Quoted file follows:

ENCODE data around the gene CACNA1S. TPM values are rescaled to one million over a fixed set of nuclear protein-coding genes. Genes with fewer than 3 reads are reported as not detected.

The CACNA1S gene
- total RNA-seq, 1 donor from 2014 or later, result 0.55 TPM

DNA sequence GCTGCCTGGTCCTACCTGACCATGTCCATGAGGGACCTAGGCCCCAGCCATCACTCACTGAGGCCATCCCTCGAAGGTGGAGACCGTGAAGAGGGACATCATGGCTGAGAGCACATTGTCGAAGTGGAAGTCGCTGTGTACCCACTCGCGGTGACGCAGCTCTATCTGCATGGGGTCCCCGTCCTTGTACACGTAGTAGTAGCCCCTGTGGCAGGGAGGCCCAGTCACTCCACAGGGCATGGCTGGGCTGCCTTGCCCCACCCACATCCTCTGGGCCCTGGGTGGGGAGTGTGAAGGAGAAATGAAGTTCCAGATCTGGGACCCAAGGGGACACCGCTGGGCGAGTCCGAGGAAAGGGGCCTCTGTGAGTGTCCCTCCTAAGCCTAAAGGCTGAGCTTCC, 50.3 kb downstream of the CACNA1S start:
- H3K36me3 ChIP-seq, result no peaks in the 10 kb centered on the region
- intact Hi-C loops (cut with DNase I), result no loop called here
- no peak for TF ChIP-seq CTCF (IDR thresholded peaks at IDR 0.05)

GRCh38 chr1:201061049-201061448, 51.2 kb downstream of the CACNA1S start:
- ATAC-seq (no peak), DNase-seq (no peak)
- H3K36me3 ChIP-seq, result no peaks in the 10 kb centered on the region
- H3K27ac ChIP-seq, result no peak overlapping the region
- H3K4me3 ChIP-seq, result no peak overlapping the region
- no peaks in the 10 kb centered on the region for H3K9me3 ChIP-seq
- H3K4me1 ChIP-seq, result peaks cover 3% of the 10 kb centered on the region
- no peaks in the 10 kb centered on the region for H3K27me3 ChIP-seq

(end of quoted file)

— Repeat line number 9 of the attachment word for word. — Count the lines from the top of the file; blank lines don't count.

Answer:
- ATAC-seq (no peak), DNase-seq (no peak)